Use of robots in manufacturing has many advantages that have a positive impact on those engaged in manufacturing industries. The foremost among these is robots perform routine and repetitive jobs – assembly, welding, painting, machine tending, pick-n-place and palletizing, gluing/sealing and inspection – more efficiently and with higher accuracy, in the process also freeing human labor to do more creative and better things that robots cannot. For example, robots cannot design and innovate, nor can they plan, organize and strategize – activities that are best performed by humans – which contribute to business growth. Similarly, robots operate in conditions that are hazardous for human workers, like furnaces and forge shops, chemical industries, weld and paint shops, etc. These are jobs that not many are willing to do. Similarly, autonomous mobile robots (AMRs) are today widely deployed in logistics and warehousing operations, especially by ecommerce companies. AMRs are far more efficient than automated guided vehicles (AGVs) that were more commonly used earlier. The size and scale of these operations is beyond human capabilities to perform accurately in a given time frame. By taking on these tasks, robots free human workers from the drudgery of monotonous and hazardous activities. The other positive impact of robots is that their high efficiency and productivity benefits not only the end user – the customer who gets the products and services at lower cost – but also the manufacturer, who makes better profits.
The Scope of Robotics in Manufacturing and its Impact on Society
If the preceding paragraphs presented a contemporary scenario of use for robotics in manufacturing, the scope for industrial robotics is far more expansive as more and more enterprises embark on their digital transformation journey. In an article that captured expert views on future forecasts for robotics, Sami Atiya, president, ABB Robotics & Discrete Automation, predicted in 2022, will see more demand for flexibility and more businesses embracing robotics. As the manufacturing ecosystem envisaged by Industry 4.0 gradually becomes a reality, robots with more advanced capabilities would work side by side with their human counterparts. This has already begun happening with the evolution of collaborative robots or cobots as they are called. Unlike industrial robots, cobots are not confined to separate caged areas for safety as they are equipped with sensors and soft skins to work in close proximity with human workers without colliding with them.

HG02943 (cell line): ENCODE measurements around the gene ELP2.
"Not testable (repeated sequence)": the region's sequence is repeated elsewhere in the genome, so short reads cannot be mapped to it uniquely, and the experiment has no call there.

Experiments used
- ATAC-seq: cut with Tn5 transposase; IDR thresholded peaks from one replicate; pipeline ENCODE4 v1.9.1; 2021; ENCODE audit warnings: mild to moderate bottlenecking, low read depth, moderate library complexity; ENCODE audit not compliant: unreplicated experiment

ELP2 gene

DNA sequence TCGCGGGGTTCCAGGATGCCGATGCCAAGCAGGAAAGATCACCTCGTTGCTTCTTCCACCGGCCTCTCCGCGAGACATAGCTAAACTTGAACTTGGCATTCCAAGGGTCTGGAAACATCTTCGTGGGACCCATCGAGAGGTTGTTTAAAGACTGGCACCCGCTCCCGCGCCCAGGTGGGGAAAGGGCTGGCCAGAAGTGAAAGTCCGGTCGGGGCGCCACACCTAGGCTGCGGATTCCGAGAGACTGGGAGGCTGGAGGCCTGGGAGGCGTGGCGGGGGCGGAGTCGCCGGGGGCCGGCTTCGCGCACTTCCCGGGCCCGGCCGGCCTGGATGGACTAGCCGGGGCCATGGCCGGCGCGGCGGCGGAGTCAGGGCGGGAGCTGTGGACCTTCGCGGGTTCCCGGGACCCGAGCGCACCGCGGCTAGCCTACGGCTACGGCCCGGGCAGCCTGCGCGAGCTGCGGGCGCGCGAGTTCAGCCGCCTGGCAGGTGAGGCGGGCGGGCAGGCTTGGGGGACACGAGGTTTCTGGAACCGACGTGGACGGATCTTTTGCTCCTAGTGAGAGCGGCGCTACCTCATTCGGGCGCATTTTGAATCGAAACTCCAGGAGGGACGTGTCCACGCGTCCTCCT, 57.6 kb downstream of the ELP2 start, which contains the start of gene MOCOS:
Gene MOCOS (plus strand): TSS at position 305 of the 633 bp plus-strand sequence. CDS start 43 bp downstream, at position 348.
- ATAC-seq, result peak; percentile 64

The most important development for robotics in manufacturing is the use of machine vision systems, artificial intelligence and machine learning algorithms. These technologies make robots intelligent for the connected factory, where all operations are synchronized and coordinated centrally. By 2035, AI is estimated to have the potential to increase labor productivity by up to 38%, but on the flip side, it will result in many more jobs taken over by robots. This is precisely what is causing serious concern for policy makers with unemployment causing adverse social impact. However, the International Federation of Robotics downplays these concerns of negative robot impact on society by maintaining that robots substitute labor activities but do not replace jobs as less than 10% of jobs are fully automatable. As an example, IFR quotes the automotive industry of US and Germany, which now employs more people despite increased use of robots. Besides, the technologies that unleash the potential of automation and robotics also create many more jobs, for design, engineering and maintenance of those systems, it says.